The complete text may be viewed at

Employer Takeaway: Los Angeles employers with more than 500 employees in the City of Los Angeles or 2,000 employees nationwide with employees working in the City of Los Angeles for a designated 30-day period now have additional sick leave obligations.

County of Los Angeles Department of Public Health Revised Safer At Home Order

Los Angeles County’s Safer At Home Order has been extended to May 15, 2020. It applies to all unincorporated areas and cities within the County of Los Angeles except Long Beach and Pasadena. The Order requires all non-essential businesses to cease in-person operations and remain closed to the public with the exception of minimum basic operations. Those are defined as those activities necessary to maintain and protect the value of the business’ inventory, safety and security of the facilities, process payroll and employee benefits, and other activities to maintain the ability of the employees to work remotely and deliver services remotely.

The LA County Order also requires that all essential businesses provide employees whose duties require contact with other employees or the public, with a cloth face covering to wear while the employee performs duties that involve contact with others no later than 11:59 p.m. on April 15, 2020. Essential businesses must also complete and post a Social Distancing Protocol at or near the entrance to the facility.

The Social Distancing Protocol requires essential businesses to describe how they are achieving items such as limiting the number of people into the facility at one time, maintaining physical distance from others, maintaining physical distance in lines that form, providing proper hand cleansing services and sanitizing, posting a notice to the public that those who are experiencing symptoms of COVID-19 are not to enter the premises, ensuring that those that do enter are wearing a face covering. Essential businesses must also show that they are adhering to proper disinfection procedures within the facility. A copy must also be provided to each employee performing work at the facility and it must be provided to any authority enforcing the Order upon demand.

The Order also requires all residents of the County to wear a face covering and practice social distancing when visiting any essential business.

The full text of the Order and a sample Social Distancing Protocol can be found at:

Employer Takeaway: Essential businesses should immediately provide face coverings for employees, and prepare, implement and post compliant Social Distancing Protocol.

Have more specific questions about how to maneuver the evolving COVID-19 landscape? Contact your attorneys at Bradley, Gmelich & Wellerstein LLP. We are here to help.

Jaimee Wellerstein

Jaimee K. Wellerstein, Esq. is a Partner and the firm’s Employment Team Head. Representing employers in all aspects of employment law, Ms. Wellerstein collaborates with her clients to develop proactive business and legal strategies to try to avoid workplace conflict and employment disputes. She provides legal advice and counsel to numerous businesses, including conducting individualized training programs for both management and employees. Ms. Wellerstein performs internal audits of her clients’ employment practices to ensure compliance with the rapidly-changing world of employment laws, and guides investigations of employee allegations regarding harassment, discrimination, and employee misconduct.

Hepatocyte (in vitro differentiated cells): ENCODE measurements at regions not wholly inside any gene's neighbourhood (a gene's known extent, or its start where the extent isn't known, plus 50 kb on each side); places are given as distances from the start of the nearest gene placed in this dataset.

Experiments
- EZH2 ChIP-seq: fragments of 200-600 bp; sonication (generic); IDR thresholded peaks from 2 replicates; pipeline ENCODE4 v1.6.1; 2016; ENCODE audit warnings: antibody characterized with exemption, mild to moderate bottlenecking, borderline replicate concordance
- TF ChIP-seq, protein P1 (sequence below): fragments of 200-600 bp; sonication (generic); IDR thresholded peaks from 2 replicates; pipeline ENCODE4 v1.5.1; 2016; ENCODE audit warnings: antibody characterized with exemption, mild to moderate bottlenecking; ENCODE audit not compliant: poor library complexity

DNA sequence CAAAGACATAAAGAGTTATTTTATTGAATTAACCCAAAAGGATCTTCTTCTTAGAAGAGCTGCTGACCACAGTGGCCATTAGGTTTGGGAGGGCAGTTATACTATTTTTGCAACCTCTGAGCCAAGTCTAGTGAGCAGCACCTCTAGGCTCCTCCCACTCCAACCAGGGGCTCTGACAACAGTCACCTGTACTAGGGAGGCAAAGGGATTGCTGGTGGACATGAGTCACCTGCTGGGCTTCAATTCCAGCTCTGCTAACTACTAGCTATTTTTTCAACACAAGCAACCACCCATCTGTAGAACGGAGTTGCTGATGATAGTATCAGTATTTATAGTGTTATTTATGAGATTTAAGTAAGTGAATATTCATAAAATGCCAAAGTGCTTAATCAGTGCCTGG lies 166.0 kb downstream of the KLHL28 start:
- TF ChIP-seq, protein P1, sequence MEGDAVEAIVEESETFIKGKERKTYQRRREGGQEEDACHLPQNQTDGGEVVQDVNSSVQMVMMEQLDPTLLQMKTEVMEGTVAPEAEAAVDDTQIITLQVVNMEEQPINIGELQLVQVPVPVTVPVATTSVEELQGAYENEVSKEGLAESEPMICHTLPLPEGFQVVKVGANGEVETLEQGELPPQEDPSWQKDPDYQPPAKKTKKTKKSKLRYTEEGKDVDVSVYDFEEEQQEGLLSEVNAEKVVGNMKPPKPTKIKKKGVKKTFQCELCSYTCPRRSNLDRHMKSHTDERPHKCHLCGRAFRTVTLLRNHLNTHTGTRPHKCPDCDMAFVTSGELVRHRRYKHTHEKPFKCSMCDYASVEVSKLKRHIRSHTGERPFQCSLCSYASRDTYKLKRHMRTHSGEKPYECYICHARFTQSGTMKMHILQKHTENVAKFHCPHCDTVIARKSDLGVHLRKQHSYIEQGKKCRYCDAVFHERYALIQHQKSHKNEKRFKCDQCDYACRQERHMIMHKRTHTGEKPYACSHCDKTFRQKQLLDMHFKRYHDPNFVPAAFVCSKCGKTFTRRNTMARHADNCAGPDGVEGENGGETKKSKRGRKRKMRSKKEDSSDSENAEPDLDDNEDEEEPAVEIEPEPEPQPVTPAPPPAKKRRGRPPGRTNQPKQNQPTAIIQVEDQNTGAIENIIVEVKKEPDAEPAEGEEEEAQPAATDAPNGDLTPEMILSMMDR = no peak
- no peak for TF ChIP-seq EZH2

When litigation cannot be avoided, Ms. Wellerstein aggressively defends her clients against employment law claims in the state and federal courts, as well as at administrative hearings, arbitrations, and mediations. Having defended numerous representative and individual lawsuits on behalf of her clients, Ms. Wellerstein is a skilled litigator and negotiator with a broad spectrum of experience upon which to draw.

A frequent speaker on numerous topics, including employment law and contract law, Ms. Wellerstein regularly conducts training seminars and programs for managers and employees in all areas of employment practices and policies.

Annette M Barber

Annette M. Barber, Esq. joined the firm as Special Counsel after 17 successful years of employment with a global security company of 100,000 U.S. employees. As corporate employment counsel for the security company, Ms. Barber was involved in managing employment litigation and providing advice and counsel for management. She was then promoted to Corporate Vice President directing HR Compliance nationwide for all 50 states, Puerto Rico and Guam.
As Special Counsel, Ms. Barber works with employers to provide guidance on all employment related issues and specializes in assisting employers with staying compliant with the myriad of employment laws. She provides employers with the tools necessary to be proactive with compliance, including creating policies and procedures, employee handbooks and all employment related documents. Ms. Barber also performs internal compliance audits to assist employers in identifying vulnerabilities and establishing procedures to prevent potential liability. Ms. Barber presents on various employment related topics and creates workplace trainings to meet an employer’s specific needs. She is an experienced workplace investigator of harassment and discrimination claims and represents employers in defending against charges brought by the Equal Employment Opportunity Commission and the California Department of Fair Employment and Housing.